The CARES Act eviction moratorium began on March 27, 2020, and ended on July 24, 2020. Covered tenants could not be forced to vacate, and landlords could not file notices to vacate, until 30 days after the
expiration of the moratorium (August 23, 2020). After this, the CDC eviction moratorium took effect on September 4, 2020, and was initially slated to extend through December 31, 2020. However, it was extended legislatively through January 31, 2021, and extended again by the CDC through March 31, 2021. On March 29, 2021, CDC further extended the moratorium until June 30, 2021. With this said, the CDC just extended the deadline for the moratorium again until July 31, 2021. This announcement from the CDC came on Thursday (June 24, 2021) and apparently is the final extension being granted for this program. It is important to note that the CDC moratorium does not address notices to vacate.
In a statement from the CDC: “The COVID-19 pandemic has presented a historic threat to the nation’s public health. Keeping people in their homes and out of crowded or congregate settings—like homeless shelters—by preventing evictions is a key step in helping to stop the spread of COVID-19.”
What types of evictions does the CDC order cover?
Under the CDC, evictions for nonpayment of rent may be affected where a tenant serves a signed CDC Declaration form on the landlord or the court. In the event that a tenant serves a signed CDC Declaration in a residential eviction case for something other than non-payment, it will be up to a judge to determine whether the Declaration applies or does not apply.
It is important to remember that landlords may still serve notices of evictions for nonpayment, particularly if the tenant never signed a CDC Declaration. In addition, a notice of eviction may also be served for reasons other than nonpayment. As with any lease agreement, there are many other terms that must be followed by the tenant. If these terms are not adhered to, it is possible that a notice of eviction may be served.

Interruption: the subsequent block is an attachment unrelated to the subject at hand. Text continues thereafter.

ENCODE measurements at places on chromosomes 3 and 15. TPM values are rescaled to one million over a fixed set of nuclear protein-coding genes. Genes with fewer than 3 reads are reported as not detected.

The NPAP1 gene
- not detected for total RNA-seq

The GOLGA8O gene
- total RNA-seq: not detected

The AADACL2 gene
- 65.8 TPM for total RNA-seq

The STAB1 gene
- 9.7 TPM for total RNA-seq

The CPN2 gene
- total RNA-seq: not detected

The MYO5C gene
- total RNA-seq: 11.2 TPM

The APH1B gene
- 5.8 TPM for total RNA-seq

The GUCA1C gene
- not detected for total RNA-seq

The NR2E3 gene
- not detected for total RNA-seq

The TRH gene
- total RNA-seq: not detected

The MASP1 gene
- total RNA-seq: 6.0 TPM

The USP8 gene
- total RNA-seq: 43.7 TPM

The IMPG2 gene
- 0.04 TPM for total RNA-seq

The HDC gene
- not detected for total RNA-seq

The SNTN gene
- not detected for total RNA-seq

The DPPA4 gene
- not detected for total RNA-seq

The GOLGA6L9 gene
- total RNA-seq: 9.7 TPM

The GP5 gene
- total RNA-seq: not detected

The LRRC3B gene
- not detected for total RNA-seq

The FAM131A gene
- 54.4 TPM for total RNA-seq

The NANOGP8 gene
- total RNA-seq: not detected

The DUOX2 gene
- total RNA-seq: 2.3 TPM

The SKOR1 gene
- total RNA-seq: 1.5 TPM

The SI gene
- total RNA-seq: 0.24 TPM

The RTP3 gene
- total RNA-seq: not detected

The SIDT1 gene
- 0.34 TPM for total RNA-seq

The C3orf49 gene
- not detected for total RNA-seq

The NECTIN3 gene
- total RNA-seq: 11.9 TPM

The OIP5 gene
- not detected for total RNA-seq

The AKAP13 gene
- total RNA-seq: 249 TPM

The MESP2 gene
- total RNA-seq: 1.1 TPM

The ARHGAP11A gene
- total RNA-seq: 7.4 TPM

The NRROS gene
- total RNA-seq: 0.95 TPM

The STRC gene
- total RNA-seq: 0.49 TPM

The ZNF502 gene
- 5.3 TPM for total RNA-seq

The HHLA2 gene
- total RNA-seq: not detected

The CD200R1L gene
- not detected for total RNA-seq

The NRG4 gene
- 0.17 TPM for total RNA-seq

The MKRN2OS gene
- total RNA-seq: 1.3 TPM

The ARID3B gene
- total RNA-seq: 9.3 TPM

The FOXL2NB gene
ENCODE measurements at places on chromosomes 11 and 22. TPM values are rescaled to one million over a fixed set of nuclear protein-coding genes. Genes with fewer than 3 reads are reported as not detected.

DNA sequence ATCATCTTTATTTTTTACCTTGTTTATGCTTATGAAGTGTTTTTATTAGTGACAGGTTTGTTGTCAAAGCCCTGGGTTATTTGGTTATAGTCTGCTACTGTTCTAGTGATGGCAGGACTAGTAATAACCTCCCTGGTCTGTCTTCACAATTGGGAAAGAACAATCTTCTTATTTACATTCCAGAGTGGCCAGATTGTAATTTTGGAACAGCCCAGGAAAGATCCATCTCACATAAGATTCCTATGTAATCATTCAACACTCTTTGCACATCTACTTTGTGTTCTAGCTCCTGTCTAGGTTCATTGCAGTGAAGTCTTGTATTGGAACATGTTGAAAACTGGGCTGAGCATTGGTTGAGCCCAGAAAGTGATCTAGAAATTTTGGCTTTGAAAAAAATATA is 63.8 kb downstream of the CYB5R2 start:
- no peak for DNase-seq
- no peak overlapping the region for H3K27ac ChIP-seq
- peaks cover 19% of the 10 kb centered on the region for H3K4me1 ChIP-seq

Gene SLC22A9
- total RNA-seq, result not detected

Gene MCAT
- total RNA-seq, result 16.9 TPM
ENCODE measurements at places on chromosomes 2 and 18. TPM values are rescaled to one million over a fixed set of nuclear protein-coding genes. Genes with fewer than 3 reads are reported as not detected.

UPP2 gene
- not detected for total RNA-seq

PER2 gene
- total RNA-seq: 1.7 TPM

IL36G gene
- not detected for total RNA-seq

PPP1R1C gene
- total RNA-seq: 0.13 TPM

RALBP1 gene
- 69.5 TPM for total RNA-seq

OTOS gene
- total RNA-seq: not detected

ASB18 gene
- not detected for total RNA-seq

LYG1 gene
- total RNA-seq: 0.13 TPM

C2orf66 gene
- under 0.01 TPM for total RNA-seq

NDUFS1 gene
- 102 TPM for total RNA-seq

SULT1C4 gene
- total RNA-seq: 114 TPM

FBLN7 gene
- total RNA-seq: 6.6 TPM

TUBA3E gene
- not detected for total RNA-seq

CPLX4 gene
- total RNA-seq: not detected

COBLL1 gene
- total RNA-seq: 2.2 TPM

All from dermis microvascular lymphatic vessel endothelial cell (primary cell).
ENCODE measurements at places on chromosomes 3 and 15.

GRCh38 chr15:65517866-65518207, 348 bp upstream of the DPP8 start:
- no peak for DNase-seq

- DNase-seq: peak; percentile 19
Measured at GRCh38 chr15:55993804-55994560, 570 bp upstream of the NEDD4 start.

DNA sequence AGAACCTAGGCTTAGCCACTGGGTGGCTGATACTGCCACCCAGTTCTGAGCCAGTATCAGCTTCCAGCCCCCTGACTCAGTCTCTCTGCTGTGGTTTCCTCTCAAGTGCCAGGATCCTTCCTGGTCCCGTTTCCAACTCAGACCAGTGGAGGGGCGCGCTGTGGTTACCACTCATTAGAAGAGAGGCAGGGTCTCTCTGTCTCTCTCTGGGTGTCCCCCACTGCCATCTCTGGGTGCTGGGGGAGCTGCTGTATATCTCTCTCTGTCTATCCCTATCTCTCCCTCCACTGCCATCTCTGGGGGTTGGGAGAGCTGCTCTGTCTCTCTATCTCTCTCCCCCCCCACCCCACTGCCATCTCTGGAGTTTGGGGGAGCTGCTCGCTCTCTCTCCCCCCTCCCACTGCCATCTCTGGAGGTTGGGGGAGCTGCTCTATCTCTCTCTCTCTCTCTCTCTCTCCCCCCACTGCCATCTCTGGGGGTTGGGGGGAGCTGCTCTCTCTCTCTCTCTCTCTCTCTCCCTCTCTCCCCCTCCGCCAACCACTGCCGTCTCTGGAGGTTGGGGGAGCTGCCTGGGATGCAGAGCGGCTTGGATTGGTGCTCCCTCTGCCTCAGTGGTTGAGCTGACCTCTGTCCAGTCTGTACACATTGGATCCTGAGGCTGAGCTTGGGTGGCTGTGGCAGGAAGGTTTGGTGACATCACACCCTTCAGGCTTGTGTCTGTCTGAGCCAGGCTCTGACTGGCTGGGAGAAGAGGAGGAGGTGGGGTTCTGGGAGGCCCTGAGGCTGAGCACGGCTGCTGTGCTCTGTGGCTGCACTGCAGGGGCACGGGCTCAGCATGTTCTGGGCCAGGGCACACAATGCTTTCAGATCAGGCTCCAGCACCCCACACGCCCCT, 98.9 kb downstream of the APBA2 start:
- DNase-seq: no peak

Landlords are left holding the bag
The majority of the nation’s landlords are individual investors. These investors own about 23 million units in 17 million properties, according to the U.S. Census. With this said, more than 6 million renter households are behind on rent, according to the Census. Unfortunately, landlords have next to no recourse and have had to shoulder the burden for the past 15 months.
Even the President of the National Association of Realtors, (NAR) Charlie Oppler, has expressed dismay over the CDC’s moratorium extension. According to Mr. Oppler, the decision is “continuing a broad, overreaching policy that hasn’t been needed on a national level for some time.” In fact, the majority of the real estate industry has been universally opposed to the continued extensions of the eviction moratorium.
The National Apartment Association (NAA) also remains fundamentally opposed to the U.S. Centers for Disease Control and Prevention’s (CDC) eviction order. In a recent statement from the NAA’s President, Bob Pinnegar, he stated the following: “Each passing month further escalates the risk of losing an ever-increasing amount of rental housing, ultimately jeopardizing the availability of safe, sustainable and affordable housing for all Americans.”
In addition to the CDC’s announcement on Thursday, the Biden-Harris Administration also announced that the national foreclosure moratorium would follow suit with the CDC’s eviction ban extension. The Administration announced that it would also extend the federal protections against foreclosures until the end of July.
Although the intent of the eviction moratorium was to assist those negatively impacted the pandemic closures and resulting financial hardships, there are many landlords throughout the country that have been forced to take the ultimate financial burden without much recourse. The ultimate concern is that landlords will not be able to sustain and this could negatively impact the availability of rental housing moving forward.
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